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A transmission dynamometer, commonly called a transmission dyno, is a piece of automotive testing equipment. The machine measures the torque a freshly rebuilt or brand-new transmission can handle without failure. Selecting the best transmission dynamometer depends on what it is used for and the space available to hold it. A transmission dynamometer is available in various duty levels. The heavier the duty, the more torque and load it places on the transmission and the more space it typically takes up.
When using a transmission dynamometer, the load applied to the transmission is adjusted through a user interface and the interface alerts the user to any failures occurring. The transmission dyno also applies hydraulic pressure to the transmission so it may be checked for leaks prior to installation. Detecting any such leaks before installation can save time, energy and money.
A heavy-duty transmission dynamometer would be ideal in a shop that handles large truck transmissions. These versions can apply heavy loads to transmissions used in large trucks designed to haul heavy loads. This capability is imperative, because failure of these transmissions can be costly; the transmissions are expensive to replace, and such failures would mean shipments made with the trucks are late.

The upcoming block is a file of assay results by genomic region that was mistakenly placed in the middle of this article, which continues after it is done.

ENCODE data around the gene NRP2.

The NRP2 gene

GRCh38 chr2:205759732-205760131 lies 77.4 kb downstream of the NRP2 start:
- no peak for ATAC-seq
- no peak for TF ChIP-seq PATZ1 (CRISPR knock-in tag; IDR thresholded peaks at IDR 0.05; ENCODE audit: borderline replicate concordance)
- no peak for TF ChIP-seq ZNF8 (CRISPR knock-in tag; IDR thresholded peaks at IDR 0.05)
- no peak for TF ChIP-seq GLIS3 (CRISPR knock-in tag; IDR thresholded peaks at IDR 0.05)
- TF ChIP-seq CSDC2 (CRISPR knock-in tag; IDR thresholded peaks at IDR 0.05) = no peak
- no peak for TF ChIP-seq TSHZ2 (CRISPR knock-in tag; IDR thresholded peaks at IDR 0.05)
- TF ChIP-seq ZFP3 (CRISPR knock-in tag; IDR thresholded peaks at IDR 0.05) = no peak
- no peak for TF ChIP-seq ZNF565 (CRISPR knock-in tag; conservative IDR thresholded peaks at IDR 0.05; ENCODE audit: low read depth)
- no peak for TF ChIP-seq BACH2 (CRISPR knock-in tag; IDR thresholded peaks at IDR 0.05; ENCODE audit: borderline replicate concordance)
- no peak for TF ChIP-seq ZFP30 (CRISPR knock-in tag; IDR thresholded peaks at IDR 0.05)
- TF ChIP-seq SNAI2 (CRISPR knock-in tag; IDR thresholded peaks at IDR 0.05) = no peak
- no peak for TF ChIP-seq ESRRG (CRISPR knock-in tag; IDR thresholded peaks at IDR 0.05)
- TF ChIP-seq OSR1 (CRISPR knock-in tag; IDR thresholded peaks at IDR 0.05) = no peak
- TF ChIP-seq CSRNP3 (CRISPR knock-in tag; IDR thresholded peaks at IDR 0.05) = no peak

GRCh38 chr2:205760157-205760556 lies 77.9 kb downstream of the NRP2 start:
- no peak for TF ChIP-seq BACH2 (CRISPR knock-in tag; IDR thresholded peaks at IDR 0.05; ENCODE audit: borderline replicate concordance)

A medium-duty transmission dynamometer is a great option for a shop that performs work on large passenger trucks and cars. This transmission dyno can handle the large transmission used in 1-ton pickups, as well as smaller front-wheel drive transmissions used in passenger cars. They are also ideal because their small size means space for them can usually be found in a medium-size shop.
A light-duty transmission dynamometer is ideal for small to medium transmission repair shops. These machines allow for quick testing of all light truck and passenger vehicle transmissions prior to installation. This prevents vehicles from coming back and also saves the labor of having to uninstall a transmission if there is a problem.
Another thing to take into consideration is manual transmissions. A manual transmission requires a slightly different testing procedure that some transmission dynos may not perform. Picking the best transmission dyno means making sure it is capable of testing what you need tested, including manual transmissions.
Without a transmission dynamometer, a transmission must be installed in the vehicle and test driven. This is an unreliable way to properly dyno-test a transmission and, if failure occurs, the transmission must be completely removed. The transmission dyno eliminates that and allows the user to locate problem areas easily, because the entire transmission is visible while it is operating.
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